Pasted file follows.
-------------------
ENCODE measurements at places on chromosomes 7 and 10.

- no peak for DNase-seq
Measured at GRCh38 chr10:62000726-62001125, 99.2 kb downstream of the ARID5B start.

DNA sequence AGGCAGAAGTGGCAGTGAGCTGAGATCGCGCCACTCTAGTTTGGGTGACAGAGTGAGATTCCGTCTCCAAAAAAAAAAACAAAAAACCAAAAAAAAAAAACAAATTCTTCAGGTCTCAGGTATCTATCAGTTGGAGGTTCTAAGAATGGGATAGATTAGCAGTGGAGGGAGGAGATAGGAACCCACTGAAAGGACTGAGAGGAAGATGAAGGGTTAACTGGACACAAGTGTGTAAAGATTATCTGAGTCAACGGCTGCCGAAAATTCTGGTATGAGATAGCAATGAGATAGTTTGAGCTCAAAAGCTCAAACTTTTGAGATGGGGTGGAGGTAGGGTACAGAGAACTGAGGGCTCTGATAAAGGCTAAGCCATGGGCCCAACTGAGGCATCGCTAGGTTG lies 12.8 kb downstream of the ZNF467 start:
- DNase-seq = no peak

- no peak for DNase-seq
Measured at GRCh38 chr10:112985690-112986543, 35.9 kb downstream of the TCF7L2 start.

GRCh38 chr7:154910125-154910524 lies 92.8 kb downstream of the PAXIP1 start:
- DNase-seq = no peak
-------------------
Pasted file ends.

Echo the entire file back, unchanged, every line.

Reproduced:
ENCODE measurements at places on chromosomes 7 and 10.

- no peak for DNase-seq
Measured at GRCh38 chr10:62000726-62001125, 99.2 kb downstream of the ARID5B start.

DNA sequence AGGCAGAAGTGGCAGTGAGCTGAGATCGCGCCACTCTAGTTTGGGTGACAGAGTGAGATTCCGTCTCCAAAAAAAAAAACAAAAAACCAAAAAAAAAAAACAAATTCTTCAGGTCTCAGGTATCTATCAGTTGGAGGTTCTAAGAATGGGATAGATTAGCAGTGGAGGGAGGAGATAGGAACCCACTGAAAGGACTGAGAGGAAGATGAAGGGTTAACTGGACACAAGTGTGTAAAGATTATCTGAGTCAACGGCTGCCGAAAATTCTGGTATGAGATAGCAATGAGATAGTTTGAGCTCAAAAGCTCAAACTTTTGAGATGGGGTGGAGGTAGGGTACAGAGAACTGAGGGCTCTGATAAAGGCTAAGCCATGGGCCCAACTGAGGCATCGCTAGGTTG lies 12.8 kb downstream of the ZNF467 start:
- DNase-seq = no peak

- no peak for DNase-seq
Measured at GRCh38 chr10:112985690-112986543, 35.9 kb downstream of the TCF7L2 start.

GRCh38 chr7:154910125-154910524 lies 92.8 kb downstream of the PAXIP1 start:
- DNase-seq = no peak